WordPress – FREE Open Source Blogging tool with loads of Plugins and the ability to be a decent website, with loads of Themes and plugins. Probably the best free open source business platform available and getting better all the time. Google likes the structure in WordPress websites. WordPress powers 32% of the worlds websites and over 70% of business websites. For more details see here.
Joomla – FREE Open Source with loads of low cost themes and plugins and the ability to add Modules that give the options to structure the site in moveable blocks, which makes it easy to use, once you learn the basics. But it is clunky. Where once it was the go to ‘business’ option, it has been left behind because the WordPress platform has become so dominant and easier to use..
Wix – FREE templates, easy to use, simple basic interface. Not really for business, but can be suitable for first time web presence, as long as you appreciate that it will not scale, so if you grow, you will need to start over again with a more robust platform. Having a basic interface means that everything is basic, so there are limitations, loads of them. Wix accounts for less than 1% of all websites. Read a good comparison article by Colin Newcomer here, it details the good, the bad and the ugly of Wix versus WordPress
Weebly – Easy to use and very friendly, ideal for a small personal non business website where you want to create a basic presence or fancy learning a bit about websites. Again, it is much of a hobby site rather than for business. It is a good way to learn about putting a website together.
Squarespace – SaaS based low cost solution, with a Personal or Business monthly rate, but very limited in its scope, so not at all ideal for a business. Limited number of design themes available and not suitable for eCommerce. Beware so called web developers who offer to create a ‘business’ website in Squarespace. You will just end up having to do a new site all over again. Keep Squarespace for the hobby sites.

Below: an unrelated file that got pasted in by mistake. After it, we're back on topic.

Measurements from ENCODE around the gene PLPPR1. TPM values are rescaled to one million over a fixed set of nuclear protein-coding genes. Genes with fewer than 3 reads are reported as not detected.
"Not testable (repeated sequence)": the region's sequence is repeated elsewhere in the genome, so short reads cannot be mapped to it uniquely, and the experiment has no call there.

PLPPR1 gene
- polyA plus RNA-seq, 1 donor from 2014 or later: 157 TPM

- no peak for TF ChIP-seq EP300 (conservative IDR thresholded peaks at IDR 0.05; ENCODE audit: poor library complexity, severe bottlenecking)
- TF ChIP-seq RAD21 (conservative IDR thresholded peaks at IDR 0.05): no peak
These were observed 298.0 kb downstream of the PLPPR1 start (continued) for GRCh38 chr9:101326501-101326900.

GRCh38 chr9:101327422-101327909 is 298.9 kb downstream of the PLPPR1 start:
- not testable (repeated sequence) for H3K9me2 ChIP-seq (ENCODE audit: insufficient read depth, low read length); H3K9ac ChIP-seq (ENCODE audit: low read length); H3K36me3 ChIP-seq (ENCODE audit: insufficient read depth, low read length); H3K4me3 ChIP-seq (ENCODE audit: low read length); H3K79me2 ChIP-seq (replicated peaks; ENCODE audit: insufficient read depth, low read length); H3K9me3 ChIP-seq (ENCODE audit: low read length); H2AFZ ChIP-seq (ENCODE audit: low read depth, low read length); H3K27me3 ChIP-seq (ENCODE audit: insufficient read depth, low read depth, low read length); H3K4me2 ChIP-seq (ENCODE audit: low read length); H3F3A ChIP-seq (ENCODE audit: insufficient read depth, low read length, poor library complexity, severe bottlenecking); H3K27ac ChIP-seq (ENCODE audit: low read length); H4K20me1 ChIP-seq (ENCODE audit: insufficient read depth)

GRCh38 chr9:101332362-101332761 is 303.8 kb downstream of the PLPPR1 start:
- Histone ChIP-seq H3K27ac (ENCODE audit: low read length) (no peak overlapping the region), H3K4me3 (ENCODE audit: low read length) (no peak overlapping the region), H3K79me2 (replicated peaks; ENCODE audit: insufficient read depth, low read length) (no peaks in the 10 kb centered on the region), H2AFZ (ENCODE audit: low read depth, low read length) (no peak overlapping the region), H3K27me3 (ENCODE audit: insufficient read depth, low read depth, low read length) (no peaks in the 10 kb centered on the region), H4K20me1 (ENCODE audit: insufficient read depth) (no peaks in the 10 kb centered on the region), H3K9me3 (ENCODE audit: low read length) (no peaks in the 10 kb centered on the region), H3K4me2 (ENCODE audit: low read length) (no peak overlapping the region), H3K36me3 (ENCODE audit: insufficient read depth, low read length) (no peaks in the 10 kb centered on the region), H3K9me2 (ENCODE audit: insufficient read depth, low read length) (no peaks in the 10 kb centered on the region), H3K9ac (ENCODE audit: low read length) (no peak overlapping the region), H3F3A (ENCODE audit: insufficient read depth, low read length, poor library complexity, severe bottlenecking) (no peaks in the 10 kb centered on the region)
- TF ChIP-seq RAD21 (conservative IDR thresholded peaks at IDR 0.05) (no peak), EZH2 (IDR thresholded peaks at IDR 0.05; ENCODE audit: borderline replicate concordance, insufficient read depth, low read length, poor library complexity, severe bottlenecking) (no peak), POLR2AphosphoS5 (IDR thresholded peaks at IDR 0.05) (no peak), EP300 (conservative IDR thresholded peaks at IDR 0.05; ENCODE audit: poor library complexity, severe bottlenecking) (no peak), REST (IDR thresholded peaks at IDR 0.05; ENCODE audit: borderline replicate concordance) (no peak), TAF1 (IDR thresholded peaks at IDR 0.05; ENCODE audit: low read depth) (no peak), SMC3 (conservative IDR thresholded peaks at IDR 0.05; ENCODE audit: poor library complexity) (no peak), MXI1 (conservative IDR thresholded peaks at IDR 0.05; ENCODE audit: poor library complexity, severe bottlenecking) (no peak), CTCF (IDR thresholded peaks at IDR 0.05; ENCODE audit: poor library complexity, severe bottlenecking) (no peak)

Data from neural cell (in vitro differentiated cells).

Tumblr – A MicroBlogging site now owned by Yahoo
Typepad – Solely for Blogging
Bear in mind that FREE will have limitations, so at some stage you will probably have to start all over again using a new platform. Some FREE options will have Adverts running inside your “website” and some will push for Addons or Pro versions or hosting. The charges may not be huge, but suddenly FREE is not free and costs increase whilst the cost of lost opportunity also increases – this is the bit that most people miss. The FREE options cannot be personalised or customised for your specific business or reshaped the way that suits your business. But, the experience is a great learning process, if you have the time to study.